Health and Social care levy on National Insurance and Dividend Tax

Late last month, the government announced plans to reverse the increase to National Insurance levels that was implemented earlier this year starting from 6th November 2022. The planned introduction of a separate Health and Social care Levy will also be dropped.


The Health and Social care changes would have seen a 1.25% increase to some types of tax. Though the 1.25% levy has temporarily increased some types of National Insurance, the scheme will now end in November 2022. Employees stop paying NI when they reach State Pension age, but would have had to pay the 1.25% levy from April 2023. This has now been dropped.



2022/23 Weekly Threshold

2022/23 Annual Threshold

2021/22 Weekly Threshold

2021/2022 Annual Threshold

Lower Earnings Limit (LEL): Employees earning less than this limit won’t incur NI, but they also won’t accrue NI benefits such as qualifying payments towards their State Pension.

£123

£6,396

£120

£6,240

Primary Threshold: This is the point at which employees start paying NI on any earnings above the threshold. Earning below this, but above the Lower Earnings Limit still doesn’t incur NI, but employees will earn NI ‘credits’, and accrue NI benefits.


In 2022/23 the National Insurance Primary Threshold will increase during the tax year.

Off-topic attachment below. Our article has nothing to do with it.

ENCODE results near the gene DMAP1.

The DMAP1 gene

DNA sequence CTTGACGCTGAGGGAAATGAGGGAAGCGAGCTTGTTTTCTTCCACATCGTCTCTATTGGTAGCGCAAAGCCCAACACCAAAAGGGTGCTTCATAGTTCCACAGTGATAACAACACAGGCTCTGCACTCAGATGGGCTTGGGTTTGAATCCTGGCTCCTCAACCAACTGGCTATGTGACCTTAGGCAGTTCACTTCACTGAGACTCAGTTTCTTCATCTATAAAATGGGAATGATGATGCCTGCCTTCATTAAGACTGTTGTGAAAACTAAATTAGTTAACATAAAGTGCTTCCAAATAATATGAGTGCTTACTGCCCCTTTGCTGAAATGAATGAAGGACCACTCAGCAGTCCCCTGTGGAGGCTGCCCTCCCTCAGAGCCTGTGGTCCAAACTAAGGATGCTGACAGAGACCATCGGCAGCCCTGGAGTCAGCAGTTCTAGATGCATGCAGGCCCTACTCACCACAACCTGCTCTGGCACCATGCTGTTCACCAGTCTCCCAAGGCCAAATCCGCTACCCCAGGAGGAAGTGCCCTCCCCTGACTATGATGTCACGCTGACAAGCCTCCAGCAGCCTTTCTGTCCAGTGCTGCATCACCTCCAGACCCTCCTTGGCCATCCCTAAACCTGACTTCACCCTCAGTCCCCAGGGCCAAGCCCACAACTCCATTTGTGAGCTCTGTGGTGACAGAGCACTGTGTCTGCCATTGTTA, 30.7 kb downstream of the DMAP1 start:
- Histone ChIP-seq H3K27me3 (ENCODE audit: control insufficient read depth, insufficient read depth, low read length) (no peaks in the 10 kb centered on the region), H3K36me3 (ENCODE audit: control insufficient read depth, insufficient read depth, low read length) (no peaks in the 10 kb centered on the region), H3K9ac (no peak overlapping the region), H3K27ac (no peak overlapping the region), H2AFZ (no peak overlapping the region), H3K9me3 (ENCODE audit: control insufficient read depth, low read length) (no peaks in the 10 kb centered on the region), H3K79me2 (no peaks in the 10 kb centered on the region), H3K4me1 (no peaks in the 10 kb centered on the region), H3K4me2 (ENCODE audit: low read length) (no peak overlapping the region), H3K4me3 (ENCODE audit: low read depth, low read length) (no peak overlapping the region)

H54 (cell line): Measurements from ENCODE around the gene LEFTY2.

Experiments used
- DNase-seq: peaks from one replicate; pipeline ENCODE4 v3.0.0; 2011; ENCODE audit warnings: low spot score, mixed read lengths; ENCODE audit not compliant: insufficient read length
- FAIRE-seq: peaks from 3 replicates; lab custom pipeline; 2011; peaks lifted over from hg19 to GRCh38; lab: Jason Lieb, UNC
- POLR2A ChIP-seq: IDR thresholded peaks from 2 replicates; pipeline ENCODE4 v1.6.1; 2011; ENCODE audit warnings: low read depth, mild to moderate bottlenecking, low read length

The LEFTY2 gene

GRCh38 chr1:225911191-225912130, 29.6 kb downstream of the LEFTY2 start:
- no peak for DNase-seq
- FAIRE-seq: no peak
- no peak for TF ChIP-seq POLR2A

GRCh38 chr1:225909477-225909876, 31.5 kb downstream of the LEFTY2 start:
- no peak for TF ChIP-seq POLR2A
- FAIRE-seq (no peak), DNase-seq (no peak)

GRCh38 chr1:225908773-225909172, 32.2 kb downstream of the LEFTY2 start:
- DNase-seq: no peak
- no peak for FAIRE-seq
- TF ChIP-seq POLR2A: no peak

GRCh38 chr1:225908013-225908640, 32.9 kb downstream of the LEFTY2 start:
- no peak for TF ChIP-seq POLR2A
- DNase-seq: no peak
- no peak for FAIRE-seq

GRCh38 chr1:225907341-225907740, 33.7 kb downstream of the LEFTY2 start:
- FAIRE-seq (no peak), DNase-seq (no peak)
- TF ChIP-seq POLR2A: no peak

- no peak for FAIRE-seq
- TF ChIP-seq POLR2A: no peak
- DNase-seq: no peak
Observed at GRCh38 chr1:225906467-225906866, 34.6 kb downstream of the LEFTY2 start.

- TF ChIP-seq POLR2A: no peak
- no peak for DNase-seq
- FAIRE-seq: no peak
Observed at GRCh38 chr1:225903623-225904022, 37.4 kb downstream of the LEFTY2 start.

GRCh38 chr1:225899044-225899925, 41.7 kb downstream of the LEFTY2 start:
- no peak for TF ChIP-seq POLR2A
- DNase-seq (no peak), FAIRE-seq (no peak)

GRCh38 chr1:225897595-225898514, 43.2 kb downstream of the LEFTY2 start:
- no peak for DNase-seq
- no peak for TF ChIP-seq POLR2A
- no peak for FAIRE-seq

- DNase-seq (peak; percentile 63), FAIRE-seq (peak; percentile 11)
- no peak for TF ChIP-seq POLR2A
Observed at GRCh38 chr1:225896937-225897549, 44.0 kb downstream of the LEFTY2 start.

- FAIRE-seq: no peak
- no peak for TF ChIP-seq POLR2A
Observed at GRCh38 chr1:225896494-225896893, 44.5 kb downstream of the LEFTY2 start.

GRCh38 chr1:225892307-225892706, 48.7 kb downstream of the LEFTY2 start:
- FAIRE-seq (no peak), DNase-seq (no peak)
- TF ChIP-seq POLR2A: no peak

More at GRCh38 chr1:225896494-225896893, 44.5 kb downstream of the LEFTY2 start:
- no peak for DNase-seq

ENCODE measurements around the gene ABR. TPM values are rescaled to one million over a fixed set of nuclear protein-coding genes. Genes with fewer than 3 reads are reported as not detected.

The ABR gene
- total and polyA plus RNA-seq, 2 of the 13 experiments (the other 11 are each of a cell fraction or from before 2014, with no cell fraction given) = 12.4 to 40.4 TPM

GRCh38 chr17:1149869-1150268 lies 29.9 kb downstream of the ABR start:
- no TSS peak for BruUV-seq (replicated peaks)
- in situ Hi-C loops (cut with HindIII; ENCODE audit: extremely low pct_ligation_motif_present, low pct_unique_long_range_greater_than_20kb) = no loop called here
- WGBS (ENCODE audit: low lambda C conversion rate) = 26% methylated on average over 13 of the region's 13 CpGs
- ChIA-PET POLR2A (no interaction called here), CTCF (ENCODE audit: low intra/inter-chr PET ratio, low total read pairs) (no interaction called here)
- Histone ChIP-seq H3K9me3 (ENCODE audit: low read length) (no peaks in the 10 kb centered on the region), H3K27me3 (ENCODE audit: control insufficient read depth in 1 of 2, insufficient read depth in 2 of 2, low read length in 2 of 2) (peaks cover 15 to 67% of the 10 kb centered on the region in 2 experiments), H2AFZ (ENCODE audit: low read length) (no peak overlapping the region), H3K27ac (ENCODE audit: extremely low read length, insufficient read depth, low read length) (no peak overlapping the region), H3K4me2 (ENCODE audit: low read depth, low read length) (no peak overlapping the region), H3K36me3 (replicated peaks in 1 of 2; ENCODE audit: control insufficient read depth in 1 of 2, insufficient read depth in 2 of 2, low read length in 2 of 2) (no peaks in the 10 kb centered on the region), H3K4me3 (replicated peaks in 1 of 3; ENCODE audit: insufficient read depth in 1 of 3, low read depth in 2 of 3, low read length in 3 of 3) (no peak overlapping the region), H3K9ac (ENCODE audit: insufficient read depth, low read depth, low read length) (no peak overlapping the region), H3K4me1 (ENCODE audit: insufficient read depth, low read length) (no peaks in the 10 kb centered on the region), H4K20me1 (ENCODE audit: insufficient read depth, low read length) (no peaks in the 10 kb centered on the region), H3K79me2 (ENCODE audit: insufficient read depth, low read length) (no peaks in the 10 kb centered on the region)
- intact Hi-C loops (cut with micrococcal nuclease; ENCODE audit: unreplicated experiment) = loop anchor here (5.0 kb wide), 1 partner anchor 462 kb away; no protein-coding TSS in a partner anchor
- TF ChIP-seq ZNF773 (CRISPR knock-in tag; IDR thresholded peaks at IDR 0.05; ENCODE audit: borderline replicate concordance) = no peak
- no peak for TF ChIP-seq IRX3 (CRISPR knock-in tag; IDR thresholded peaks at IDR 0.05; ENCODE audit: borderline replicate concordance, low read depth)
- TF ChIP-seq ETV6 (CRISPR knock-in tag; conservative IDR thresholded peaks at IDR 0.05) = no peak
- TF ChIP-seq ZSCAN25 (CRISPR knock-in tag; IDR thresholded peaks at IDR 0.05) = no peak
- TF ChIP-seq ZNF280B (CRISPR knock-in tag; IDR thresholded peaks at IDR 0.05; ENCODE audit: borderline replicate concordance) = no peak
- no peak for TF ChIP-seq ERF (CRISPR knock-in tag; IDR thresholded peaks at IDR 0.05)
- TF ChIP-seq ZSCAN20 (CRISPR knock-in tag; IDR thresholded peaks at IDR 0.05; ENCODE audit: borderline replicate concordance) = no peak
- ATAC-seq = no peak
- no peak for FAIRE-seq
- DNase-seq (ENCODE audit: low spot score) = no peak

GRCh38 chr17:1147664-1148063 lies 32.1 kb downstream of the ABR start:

6th April 2022 - 5th July 2022

£190



6th July Onwards

£241.73

6th April 2022 - 5th July 2022

£9,880



6th July Onwards

£12,570

£184

£9,568

Upper Earnings Limit (UEL): Earnings above the Primary Threshold up to (and including) the Upper Earnings Limit incur NI at the following rates:


2021/22: 12%

2022/23

6th April – 5th November: 13.25%

6th November onwards: 12%

2023/24: 12%

£967

£50,270

£967

£50,270

Earnings above the Upper Earnings Limit: incur NI at:


2021/22: 2%

2022/23:

6th April – 5th November: 3.25%

6th November onwards: 2%

2023/24: 2%

£968 and above

£50,271 and above

£958 and above

£50, 271 and above


What the changes mean for Employers

Employers need to deduct employee contributions and pay them to HMRC, alongside your contributions as their employer.

2022/23 Weekly Threshold

2022/23 Weekly Threshold

2021/22 Weekly Threshold

2021/2022 Annual Threshold

Secondary Threshold: On salary payments above this threshold employers pay NICs at a rate of:


2021/22: 13.8%

2022/23:

6th April – 5th November: 15.05%

6th November onwards: 13.8%

2023/24: 13.8%

£175

£9,100

£170

£8,840

Employers will still be able to benefit from the Employment Allowance, reducing employer's NI each month you use up the allowance or the tax year starts again.


The allowance is:

  • £4,000 in 2021/22

  • £5,000 in 2022/23


State Pension Age

When employees reach state pension age, employers need to update their National Insurance category to C. You will continue to make national insurance contributions for them, but you won't deduct NI from their pay anymore. As of the 23rd September, you will no longer be required to deduct the 1.25% levy from employee wages, which was originally planned to start in April 2023.


What the new levy means for dividend tax?

The governments announcements in the mini-budget means dividend tax rates will return to their previous levels in April 2023